Over the past several years health and wellness programs have become increasingly popular with employers as a way to address the rising cost of health care. Similar to control and safety plans commonly used under property and casualty insurance plans, properly designed wellness plans can influence cost, quality, and ultimately, productivity in the workplace. Several provisions exist under current federal laws that create the framework to ensure wellness plans comply with the various federal requirements. More recently changes enacted under federal health insurance reform further address and provide a pathway for continued growth in the area of health and wellness plans. Recognizing the growing significance of such plans, Conner Strong has prepared this bulletin to help employers and plan sponsors understand the various requirements and obligations related to creating such plans.
Wellness Programs Defined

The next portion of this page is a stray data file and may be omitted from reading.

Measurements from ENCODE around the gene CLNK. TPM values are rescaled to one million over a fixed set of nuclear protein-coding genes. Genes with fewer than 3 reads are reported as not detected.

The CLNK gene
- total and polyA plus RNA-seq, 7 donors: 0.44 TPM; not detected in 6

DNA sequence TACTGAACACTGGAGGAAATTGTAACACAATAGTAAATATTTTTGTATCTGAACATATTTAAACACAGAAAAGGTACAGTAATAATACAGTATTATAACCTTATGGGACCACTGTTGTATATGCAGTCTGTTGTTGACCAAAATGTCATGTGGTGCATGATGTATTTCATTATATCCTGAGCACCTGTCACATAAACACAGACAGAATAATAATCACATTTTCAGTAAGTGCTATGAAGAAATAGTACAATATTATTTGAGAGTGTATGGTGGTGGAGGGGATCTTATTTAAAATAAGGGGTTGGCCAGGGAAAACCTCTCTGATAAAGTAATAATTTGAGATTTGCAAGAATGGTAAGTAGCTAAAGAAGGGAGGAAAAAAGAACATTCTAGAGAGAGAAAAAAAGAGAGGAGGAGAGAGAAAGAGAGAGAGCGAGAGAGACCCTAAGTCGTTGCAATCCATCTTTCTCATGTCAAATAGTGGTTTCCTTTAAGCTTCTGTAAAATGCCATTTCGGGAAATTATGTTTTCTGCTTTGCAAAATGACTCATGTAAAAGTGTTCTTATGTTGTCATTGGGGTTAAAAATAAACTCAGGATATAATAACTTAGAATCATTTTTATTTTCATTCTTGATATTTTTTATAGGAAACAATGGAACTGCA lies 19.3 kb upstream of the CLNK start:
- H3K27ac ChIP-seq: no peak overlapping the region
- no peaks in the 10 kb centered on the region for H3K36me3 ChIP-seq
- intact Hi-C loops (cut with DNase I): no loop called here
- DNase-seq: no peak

There are generally two types of wellness programs permissible under the law: 1) programs that provide a reward based on a participant attaining a specific health goal or result (e.g., achieving a certain cholesterol level or reaching a set body mass index) and 2) programs where a participant is rewarded based on general participation.
Programs with Health-Specific Goals
If the wellness program provides a reward based on an employee reaching a specific health goal (e.g., all employees who lower their blood pressure to a normal level will receive a financial reward), the program must comply with the following requirements under current federal law: